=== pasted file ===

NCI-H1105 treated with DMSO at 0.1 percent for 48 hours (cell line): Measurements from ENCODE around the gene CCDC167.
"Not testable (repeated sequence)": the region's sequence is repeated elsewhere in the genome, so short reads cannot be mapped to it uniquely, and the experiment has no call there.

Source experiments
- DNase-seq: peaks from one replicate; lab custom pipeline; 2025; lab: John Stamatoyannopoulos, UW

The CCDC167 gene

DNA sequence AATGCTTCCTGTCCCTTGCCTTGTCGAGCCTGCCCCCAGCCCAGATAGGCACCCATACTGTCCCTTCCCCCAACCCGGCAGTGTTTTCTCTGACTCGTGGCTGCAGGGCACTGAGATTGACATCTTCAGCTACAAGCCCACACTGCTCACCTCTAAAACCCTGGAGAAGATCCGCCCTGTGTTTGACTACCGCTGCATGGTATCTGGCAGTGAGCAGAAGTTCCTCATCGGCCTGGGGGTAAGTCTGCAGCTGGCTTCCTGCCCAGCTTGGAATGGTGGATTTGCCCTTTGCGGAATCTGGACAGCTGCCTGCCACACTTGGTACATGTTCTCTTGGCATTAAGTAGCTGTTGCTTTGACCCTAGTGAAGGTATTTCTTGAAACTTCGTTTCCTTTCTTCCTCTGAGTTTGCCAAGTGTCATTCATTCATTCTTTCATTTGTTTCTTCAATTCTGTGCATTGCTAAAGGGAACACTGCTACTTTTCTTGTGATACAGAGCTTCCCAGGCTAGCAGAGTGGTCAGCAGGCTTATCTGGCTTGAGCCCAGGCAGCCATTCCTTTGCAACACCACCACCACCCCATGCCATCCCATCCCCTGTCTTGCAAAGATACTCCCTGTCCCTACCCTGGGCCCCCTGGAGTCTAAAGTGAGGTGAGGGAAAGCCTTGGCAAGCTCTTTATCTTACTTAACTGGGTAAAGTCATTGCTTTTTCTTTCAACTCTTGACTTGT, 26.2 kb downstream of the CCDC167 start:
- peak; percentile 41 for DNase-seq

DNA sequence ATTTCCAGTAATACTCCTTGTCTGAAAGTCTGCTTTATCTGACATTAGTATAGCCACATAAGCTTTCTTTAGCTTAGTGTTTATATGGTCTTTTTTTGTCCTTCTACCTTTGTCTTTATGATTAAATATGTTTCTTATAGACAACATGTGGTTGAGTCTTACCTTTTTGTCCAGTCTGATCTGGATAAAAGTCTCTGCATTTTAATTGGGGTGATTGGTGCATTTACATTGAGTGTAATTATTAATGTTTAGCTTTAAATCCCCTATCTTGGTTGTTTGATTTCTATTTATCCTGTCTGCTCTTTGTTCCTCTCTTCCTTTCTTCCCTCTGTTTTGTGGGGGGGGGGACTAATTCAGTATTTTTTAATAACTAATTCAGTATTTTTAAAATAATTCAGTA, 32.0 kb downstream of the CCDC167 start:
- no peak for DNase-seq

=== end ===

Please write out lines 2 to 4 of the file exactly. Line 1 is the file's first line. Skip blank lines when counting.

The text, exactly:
"Not testable (repeated sequence)": the region's sequence is repeated elsewhere in the genome, so short reads cannot be mapped to it uniquely, and the experiment has no call there.

Source experiments
- DNase-seq: peaks from one replicate; lab custom pipeline; 2025; lab: John Stamatoyannopoulos, UW